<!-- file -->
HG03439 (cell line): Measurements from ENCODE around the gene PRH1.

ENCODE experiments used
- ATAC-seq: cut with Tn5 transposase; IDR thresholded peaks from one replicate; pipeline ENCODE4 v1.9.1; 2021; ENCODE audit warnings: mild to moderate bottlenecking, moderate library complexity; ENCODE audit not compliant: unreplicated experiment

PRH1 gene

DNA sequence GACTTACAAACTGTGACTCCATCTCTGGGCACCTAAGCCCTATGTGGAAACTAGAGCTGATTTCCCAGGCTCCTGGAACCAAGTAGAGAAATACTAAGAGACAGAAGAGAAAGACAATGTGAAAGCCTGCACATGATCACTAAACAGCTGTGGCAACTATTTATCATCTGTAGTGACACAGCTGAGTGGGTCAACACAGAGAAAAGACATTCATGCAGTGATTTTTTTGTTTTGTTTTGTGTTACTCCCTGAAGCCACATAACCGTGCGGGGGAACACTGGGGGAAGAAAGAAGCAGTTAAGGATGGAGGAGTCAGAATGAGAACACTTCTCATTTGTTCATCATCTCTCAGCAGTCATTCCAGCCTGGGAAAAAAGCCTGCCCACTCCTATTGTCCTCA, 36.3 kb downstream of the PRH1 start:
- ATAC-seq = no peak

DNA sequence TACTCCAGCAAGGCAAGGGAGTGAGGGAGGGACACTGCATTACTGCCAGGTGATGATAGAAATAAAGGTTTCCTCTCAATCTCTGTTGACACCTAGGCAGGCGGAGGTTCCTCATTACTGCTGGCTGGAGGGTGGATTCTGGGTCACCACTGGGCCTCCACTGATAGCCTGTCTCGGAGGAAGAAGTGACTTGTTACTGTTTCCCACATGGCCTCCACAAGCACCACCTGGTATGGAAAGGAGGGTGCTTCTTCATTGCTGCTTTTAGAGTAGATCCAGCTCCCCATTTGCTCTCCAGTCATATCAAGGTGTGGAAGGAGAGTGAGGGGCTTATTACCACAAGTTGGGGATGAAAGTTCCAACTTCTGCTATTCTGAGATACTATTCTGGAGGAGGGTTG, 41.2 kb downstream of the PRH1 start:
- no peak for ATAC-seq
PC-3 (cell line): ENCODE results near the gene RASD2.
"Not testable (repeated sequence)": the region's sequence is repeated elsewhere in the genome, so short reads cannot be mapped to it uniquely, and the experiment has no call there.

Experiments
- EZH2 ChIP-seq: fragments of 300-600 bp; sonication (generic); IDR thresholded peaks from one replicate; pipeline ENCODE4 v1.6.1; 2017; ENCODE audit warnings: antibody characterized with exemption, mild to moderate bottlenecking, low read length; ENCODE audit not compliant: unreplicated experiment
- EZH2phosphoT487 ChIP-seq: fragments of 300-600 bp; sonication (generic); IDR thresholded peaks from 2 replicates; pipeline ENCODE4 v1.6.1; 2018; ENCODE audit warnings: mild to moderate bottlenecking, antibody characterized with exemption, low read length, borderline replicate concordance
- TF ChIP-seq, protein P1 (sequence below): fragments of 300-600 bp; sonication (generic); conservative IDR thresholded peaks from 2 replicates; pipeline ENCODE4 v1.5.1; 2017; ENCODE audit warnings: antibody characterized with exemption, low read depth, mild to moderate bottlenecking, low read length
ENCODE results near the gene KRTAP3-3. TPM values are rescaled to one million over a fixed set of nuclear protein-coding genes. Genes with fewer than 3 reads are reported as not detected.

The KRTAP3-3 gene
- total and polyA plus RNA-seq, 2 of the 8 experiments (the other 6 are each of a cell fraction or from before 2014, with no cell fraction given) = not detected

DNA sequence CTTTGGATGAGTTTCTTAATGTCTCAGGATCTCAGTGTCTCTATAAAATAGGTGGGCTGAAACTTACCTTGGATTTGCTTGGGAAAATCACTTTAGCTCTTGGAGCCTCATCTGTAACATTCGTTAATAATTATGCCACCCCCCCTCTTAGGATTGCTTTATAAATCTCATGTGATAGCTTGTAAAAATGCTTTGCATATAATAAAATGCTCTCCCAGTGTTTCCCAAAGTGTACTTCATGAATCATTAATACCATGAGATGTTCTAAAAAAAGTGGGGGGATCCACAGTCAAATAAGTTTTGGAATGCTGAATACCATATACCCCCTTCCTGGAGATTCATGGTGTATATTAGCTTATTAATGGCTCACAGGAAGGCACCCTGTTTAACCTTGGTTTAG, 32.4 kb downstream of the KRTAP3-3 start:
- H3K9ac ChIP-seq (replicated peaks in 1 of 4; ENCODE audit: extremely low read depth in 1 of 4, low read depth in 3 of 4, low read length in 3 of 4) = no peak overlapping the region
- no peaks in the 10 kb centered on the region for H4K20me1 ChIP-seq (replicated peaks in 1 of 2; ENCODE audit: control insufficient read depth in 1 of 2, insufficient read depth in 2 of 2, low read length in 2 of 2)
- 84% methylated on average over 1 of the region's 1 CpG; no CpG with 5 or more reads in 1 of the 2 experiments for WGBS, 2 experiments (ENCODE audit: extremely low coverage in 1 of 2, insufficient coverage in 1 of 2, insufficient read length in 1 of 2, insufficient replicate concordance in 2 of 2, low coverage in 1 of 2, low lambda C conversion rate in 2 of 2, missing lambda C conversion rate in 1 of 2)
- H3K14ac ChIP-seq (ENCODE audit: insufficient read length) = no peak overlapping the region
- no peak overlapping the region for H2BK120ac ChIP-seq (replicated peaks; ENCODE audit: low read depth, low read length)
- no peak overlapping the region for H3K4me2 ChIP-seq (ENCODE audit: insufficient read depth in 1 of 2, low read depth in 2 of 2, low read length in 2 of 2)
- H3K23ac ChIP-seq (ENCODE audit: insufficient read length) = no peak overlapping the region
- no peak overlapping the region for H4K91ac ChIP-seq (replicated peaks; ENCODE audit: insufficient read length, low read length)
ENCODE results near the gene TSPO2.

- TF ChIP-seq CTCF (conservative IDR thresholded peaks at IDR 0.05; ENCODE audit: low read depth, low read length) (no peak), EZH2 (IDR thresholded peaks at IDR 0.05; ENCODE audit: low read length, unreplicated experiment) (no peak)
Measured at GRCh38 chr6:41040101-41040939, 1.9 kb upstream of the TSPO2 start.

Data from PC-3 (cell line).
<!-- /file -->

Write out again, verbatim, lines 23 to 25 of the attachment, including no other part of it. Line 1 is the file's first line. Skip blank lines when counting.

- no peak overlapping the region for H2BK120ac ChIP-seq (replicated peaks; ENCODE audit: low read depth, low read length)
- no peak overlapping the region for H3K4me2 ChIP-seq (ENCODE audit: insufficient read depth in 1 of 2, low read depth in 2 of 2, low read length in 2 of 2)
- H3K23ac ChIP-seq (ENCODE audit: insufficient read length) = no peak overlapping the region